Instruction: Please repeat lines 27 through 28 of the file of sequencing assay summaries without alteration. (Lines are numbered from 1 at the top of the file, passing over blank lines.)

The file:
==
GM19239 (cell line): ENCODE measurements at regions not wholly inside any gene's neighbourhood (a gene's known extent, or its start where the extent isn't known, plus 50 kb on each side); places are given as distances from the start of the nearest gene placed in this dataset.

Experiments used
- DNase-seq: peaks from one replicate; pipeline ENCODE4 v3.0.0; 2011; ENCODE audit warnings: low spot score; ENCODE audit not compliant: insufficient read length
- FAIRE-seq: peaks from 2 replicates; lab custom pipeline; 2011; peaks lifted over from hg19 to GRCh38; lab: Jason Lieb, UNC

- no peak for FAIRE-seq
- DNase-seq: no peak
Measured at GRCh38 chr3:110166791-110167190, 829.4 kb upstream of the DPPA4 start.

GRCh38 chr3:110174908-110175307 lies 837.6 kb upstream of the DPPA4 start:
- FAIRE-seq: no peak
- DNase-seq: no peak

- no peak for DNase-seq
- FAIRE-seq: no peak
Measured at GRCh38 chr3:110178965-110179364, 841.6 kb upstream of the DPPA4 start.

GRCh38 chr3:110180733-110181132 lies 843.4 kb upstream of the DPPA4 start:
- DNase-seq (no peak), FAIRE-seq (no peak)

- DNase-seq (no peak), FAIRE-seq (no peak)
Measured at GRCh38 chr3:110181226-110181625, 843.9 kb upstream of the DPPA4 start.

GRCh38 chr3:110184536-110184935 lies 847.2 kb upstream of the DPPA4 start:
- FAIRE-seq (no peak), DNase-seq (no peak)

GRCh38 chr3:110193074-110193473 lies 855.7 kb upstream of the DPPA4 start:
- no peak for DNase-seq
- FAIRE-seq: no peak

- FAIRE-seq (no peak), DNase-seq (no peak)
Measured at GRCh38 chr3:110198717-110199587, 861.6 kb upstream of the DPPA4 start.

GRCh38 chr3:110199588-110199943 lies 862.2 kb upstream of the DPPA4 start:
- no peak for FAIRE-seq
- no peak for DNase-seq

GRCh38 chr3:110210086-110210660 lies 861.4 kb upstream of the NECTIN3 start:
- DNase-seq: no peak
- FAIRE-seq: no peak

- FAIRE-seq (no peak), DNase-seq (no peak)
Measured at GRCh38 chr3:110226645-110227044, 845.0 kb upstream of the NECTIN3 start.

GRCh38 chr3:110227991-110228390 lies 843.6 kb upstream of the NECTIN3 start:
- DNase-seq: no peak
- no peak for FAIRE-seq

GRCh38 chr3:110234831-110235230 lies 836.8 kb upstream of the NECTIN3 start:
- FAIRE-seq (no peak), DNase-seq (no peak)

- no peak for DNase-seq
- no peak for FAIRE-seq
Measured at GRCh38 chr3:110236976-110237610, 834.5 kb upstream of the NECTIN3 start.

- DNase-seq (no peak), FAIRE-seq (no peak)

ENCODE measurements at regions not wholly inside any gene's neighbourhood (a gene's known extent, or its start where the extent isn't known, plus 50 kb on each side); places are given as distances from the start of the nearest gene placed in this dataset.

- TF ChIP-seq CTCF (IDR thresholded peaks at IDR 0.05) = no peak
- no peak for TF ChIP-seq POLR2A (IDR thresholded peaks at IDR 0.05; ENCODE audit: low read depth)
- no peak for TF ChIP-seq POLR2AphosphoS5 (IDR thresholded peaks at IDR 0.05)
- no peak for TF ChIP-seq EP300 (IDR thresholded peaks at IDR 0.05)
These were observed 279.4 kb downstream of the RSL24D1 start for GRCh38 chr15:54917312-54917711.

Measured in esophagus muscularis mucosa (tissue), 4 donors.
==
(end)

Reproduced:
- no peak for DNase-seq

GRCh38 chr3:110210086-110210660 lies 861.4 kb upstream of the NECTIN3 start: